Green Life Project is a weekly series of posts highlighting one change for readers to make in their lives in order to gradually green their lives.
This week’s green life project action item is to replace five of your incandescent bulbs with compact fluorescent light (CFL) bulbs.
Of course, some of you may have already done this. If so, yes, by all means, take off this week and review our other Green Life Project posts to make sure your project is up-to-date.
But if you have not yet begun using CFL bulbs, you should! Consider:
- CFL bulbs use a quarter to a third of the energy that incandescent bulbs do. This means lower power bills!
- CFL bulbs do not give off as much heat, which proves to be good in the summer when you’re trying to keep cool! This is surprisingly also welcome during the winter as well simply because light bulbs make for an inefficient way to heat a home! Again, lower power bills!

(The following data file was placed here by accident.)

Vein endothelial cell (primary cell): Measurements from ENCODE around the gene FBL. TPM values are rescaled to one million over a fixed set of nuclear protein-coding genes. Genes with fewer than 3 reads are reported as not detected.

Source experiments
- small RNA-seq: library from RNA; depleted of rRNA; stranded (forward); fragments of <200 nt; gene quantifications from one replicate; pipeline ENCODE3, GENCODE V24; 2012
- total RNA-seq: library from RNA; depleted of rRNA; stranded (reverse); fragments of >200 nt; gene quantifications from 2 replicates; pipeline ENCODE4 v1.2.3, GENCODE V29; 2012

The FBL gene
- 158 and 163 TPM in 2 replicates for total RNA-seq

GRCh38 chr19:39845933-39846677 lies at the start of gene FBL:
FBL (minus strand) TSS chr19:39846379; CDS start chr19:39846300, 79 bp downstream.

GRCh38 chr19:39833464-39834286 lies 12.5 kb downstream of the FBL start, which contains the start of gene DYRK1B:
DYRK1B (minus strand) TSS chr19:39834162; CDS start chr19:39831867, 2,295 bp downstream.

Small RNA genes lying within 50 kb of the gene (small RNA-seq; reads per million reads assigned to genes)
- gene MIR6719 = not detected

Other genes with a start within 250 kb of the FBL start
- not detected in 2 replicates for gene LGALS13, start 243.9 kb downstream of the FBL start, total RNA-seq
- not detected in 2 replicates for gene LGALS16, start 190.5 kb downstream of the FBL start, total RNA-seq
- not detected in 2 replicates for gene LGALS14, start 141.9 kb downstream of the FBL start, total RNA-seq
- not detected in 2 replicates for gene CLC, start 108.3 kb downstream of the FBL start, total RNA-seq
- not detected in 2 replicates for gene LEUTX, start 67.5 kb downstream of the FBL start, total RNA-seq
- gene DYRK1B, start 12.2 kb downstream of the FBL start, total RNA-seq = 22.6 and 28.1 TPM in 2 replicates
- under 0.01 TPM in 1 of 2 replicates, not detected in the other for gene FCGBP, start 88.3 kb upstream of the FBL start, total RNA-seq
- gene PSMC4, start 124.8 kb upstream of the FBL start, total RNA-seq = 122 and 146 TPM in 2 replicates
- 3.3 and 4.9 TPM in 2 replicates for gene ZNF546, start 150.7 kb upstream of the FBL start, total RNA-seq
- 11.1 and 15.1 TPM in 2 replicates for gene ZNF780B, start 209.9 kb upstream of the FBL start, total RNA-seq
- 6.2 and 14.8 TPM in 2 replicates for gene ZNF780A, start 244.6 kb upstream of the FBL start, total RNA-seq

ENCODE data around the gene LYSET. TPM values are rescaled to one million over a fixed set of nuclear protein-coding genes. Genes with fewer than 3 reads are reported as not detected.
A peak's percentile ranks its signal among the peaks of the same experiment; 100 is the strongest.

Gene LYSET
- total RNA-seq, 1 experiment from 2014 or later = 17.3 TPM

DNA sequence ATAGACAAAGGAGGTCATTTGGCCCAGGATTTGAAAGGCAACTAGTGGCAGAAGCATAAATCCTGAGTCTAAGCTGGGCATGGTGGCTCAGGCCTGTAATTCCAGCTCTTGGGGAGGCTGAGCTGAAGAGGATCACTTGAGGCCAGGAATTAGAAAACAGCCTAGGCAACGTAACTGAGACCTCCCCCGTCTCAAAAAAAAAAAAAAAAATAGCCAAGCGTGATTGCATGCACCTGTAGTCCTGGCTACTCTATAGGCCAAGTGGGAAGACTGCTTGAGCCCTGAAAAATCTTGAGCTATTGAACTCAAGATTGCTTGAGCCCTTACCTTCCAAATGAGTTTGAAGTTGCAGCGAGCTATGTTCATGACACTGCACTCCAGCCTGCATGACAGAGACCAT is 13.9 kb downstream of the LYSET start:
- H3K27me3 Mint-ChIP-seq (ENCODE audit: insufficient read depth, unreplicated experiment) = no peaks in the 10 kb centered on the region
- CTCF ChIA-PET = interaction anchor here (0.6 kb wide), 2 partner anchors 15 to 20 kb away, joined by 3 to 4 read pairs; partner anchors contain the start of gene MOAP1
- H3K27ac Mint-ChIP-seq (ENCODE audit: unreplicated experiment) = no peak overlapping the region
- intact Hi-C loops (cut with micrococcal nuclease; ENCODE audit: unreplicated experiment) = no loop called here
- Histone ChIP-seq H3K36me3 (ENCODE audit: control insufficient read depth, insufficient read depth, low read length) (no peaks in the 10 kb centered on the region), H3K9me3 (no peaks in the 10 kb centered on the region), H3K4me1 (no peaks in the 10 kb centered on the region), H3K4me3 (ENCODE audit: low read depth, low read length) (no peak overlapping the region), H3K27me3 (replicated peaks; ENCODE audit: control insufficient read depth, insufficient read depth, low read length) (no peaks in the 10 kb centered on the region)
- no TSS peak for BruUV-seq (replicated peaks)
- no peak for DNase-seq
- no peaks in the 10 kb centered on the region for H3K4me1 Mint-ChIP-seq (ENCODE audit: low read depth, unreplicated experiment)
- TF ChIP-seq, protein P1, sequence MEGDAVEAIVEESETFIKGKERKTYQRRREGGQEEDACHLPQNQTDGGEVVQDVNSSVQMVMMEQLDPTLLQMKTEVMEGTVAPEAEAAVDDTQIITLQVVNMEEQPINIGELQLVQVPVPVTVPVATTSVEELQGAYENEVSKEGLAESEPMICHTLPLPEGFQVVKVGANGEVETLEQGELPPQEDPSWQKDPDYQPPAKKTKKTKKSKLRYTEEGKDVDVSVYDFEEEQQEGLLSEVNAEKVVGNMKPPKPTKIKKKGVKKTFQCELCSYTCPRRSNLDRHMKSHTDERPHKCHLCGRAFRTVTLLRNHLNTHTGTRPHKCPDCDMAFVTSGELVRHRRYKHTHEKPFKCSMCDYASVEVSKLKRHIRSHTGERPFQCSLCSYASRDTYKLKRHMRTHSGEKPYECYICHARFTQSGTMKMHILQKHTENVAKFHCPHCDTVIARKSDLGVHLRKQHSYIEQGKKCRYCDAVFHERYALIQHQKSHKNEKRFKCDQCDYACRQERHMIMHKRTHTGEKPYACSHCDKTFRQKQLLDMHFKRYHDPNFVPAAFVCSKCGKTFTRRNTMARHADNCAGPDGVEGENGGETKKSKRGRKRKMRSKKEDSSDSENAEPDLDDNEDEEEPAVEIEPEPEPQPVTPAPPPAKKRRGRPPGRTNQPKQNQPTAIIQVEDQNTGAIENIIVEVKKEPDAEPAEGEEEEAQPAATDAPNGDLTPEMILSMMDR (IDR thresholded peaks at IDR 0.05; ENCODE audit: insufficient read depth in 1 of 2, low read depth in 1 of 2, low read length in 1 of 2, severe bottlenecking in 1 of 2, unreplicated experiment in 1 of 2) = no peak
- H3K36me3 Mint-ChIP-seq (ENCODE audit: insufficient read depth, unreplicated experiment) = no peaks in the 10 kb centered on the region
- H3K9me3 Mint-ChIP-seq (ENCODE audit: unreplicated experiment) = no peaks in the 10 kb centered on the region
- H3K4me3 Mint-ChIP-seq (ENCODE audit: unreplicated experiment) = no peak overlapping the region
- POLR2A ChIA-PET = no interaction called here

- Great advances in the technology for CFL bulbs over the years has meant a larger variety of sizes and shapes for lamps and overhead lights while enjoying a similar quality of light to that produced by incandescent bulbs.
- CFL bulbs may cost a bit more upfront, but they burn out much less frequently. Over their lifetime, the energy savings far surpass the original cost of the bulbs.
How to do it?
- Determine how many bulbs you want to replace. I recommend starting with five, as this won’t cost too much for most folks and it’s enough to make an impact. The more you can manage to do now or over time, the better!
- Locate the five bulbs in your home that remain illuminated (”on”) for an hour or more at a time during the day. Think about kitchen, bedroom, and living room lights.
- Determine if any of these fixtures might need special shapes or sizes, such as one to replace a track light’s spotlight. Write down the wattage of bulb that you are replacing and the shape and size of each bulb.
- Go out to your local home improvement store and purchase the bulbs that you need.
- Replace your bulbs, keeping the old ones that are not yet burned out in case you need them in the future. Or, consider donating them to a shelter.
Great! Now you have reduced the amount of energy needed to light your home (meaning less overall pollution), you’re set to save money over time with reduced power bills, and you can recycle the CFL bulbs when they finally burn out!
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